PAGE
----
- 22 February 2018
- Posted by: Danielle Donaldson
- Category: Cyber Security
According to the UK government’s Cyber Security Breaches Survey 2017 , 1 in 2 small or medium-sized enterprises (SME) experienced a cyber security breach within the preceding 12 months. With SMEs accounting for 99.9% of Britain’s 5.5 million private sector businesses, it is clear that adequate cyber security has become a necessity for almost all businesses.
Small businesses are becoming increasingly aware of the very real risks of being online. Not just for online businesses, but any business with an online presence. Even something as seemingly innocuous as sharing the same weak password across all your company’s social media accounts can lead to a hijacking of your social media accounts for malicious purposes.
The WannaCry ransomware attack made global headlines in 2017, infecting over 230,000 computers in over 150 countries, including large organisations such as FedEx, the NHS, and Telefónica. As the number of cybercrime and ransomware attacks continue to increase each year, it’s inevitable that this is just the beginning when it comes to large-scale attacks on par with, if not more malicious than, WannaCry.
There are cyber security strategies to suit any budget, and it doesn’t always have to be expensive. The most cost-effective cyber security plan is education.
Train employees to recognise phishing attempts
Staff awareness is crucial. We’ve all been on receiving end of spammy emails, and would like to think that we could never fall victim to such obvious traps. But deliberate attacks can incorporate social engineering, and aren’t always as obvious as someone wanting to share their lottery winnings with you. Particularly when an email address has been spoofed to resemble an internal correspondence, such as a harmless email from a colleague linking them to an external website. Employees may see the address that the email was sent from, and have no reason to doubt the integrity of it.
If you receive an email containing links or attachments that you were not expecting, verify first that they are safe to open. Even hovering over a link can display the destination URL, so you can quickly check any links.
Premium anti-malware software can protect employees from phishing, viruses, spyware and more, all in real time. The Windows operating system already has built-in security; but you do need to actually manage it to make the most of it.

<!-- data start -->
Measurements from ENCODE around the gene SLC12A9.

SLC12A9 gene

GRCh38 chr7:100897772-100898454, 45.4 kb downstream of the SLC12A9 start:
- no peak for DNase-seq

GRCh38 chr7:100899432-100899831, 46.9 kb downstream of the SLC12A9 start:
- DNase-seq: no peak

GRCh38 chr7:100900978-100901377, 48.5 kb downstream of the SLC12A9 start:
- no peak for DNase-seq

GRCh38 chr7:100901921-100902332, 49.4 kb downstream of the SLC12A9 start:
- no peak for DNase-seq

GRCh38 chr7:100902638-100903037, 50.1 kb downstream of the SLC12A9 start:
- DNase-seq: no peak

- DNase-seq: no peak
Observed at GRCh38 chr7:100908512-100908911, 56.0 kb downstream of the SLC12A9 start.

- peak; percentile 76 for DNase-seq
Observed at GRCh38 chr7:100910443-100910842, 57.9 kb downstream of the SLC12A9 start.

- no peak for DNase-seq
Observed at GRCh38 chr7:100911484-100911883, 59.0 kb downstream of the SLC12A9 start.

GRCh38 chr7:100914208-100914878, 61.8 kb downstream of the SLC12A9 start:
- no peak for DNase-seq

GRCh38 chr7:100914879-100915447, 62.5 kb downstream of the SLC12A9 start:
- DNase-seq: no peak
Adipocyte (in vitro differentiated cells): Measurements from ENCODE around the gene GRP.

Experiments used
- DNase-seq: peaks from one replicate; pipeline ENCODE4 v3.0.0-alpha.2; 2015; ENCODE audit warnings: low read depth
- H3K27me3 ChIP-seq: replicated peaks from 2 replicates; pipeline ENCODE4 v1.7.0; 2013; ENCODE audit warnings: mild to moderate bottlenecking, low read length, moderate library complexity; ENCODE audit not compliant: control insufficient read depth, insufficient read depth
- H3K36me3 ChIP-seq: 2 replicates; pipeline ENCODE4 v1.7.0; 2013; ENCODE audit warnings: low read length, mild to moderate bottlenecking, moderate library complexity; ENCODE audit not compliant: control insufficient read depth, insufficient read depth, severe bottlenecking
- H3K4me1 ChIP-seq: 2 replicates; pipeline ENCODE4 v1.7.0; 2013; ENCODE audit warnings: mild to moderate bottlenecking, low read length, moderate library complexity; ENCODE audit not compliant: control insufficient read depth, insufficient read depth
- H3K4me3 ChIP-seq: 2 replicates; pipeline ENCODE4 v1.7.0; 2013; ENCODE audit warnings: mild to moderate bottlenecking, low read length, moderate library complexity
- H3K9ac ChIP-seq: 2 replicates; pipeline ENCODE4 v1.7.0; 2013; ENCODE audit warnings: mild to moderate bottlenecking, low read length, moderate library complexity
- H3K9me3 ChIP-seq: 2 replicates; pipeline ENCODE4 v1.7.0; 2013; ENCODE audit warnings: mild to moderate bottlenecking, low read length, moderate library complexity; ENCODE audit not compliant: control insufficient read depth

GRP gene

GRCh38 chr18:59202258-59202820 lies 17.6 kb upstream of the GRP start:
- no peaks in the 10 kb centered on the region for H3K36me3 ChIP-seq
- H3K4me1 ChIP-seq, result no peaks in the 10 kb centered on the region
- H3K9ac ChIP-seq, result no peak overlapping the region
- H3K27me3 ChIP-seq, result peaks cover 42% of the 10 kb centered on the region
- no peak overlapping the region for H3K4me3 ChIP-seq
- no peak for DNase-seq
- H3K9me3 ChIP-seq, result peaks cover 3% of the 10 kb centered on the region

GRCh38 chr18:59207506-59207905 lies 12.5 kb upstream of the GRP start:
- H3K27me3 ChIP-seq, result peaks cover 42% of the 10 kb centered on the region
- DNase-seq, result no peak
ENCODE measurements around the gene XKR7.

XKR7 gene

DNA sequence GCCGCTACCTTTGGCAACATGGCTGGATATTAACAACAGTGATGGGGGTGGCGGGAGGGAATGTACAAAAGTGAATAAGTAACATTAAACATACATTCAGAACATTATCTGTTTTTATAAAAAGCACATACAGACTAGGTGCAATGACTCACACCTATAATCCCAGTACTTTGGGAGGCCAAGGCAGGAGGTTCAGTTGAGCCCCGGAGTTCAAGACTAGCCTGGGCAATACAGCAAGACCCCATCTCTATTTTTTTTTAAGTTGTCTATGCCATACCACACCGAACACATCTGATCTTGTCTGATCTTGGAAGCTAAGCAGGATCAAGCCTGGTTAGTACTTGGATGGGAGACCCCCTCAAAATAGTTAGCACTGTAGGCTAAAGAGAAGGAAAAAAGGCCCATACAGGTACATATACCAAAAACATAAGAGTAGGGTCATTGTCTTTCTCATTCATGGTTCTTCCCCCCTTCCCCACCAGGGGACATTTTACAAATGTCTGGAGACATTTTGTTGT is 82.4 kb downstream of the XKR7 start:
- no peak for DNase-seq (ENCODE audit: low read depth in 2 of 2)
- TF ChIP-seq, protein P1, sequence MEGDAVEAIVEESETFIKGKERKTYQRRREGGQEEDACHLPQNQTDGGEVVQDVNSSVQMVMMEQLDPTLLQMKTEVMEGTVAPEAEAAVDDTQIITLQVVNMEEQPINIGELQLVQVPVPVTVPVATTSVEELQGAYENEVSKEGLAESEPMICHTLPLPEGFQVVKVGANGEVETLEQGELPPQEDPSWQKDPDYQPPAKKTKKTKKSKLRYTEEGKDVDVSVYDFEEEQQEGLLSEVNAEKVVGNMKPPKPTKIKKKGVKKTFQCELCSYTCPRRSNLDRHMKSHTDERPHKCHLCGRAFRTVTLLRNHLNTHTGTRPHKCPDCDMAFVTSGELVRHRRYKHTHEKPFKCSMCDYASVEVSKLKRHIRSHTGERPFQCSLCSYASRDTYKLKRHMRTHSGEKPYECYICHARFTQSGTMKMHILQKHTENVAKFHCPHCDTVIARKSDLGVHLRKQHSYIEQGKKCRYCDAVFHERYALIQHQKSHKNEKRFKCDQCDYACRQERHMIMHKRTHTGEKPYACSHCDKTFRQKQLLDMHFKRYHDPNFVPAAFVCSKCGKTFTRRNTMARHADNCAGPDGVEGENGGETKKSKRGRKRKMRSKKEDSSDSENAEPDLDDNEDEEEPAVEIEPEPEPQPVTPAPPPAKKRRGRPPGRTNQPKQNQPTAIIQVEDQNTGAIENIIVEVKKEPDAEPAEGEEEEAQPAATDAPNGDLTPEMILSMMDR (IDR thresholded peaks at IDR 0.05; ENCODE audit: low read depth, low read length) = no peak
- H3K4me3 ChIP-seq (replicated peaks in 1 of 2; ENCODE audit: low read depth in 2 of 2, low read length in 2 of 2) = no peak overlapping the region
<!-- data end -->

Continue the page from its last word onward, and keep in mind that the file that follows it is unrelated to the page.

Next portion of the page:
Keep software updated to the latest patch
As annoying as it may be to constantly have to update your software (we’re looking at you, Windows!), there’s a reason why these software companies push you to update as soon as a new update becomes available. Most of the time, these aren’t just new features and designs they’ve added, but contain important security patches. The widespread ransomware chaos that occurred in 2017 was caused by outdated software.
New breaches and exploits are discovered on a daily basis, and software companies work hard to keep up with all the innovative new ways that hackers find a way in.
Frequently update your passwords
It can be tempting to re-use the same password across all your accounts, but this just means that once someone gets hold of one account, they will have access to all of your other accounts. It’s always advised to use a different password for each of your accounts, as you would a different key for every door or car you have access to. Yes, it may be inconvenient, but the advantage is increased security.
Passwords should be strong, preferably containing a random string of uppercase and lowercase characters, as well as numbers and special characters (if allowed). By utilising a password manager, or using password generators to create random passwords every time, no imagination is even required!
Evaluate different employees’ account permissions
Not all employees should be given the same privileges. Access should be restricted based on the work requirements of the employee. There also needs to be a procedure in place for when employees leave. This includes changing passwords for any account that they had access to, as well as deleting any of their private accounts that are no longer needed.
Ensure you are GDPR compliant
GDPR comes into effect May 2018, and is more than just a bureaucratic headache; it protects your customers’ privacy and enforces good cybersecurity practices. You’re essentially “baking in” user and customer security by design, so that it should just become second nature, as GDPR requires you to conduct cyber risk analyses to secure any personal data handled by your business. GDPR affects small businesses just as much as it does larger organisations. Even if your company is not based in the EU, if you provide any services to data subjects located within the EU then you are affected. This includes users visiting your website from the EU, and members of the EU purchasing from your company.
Small companies have a tendency to believe that they are exempt from cyber security measures, underestimating the value of their data, and therefore adopting a “this would never happen to me” brand of attitude. Sadly, cyber criminals target organisations of all sizes, and the smaller fish often become the easiest targets.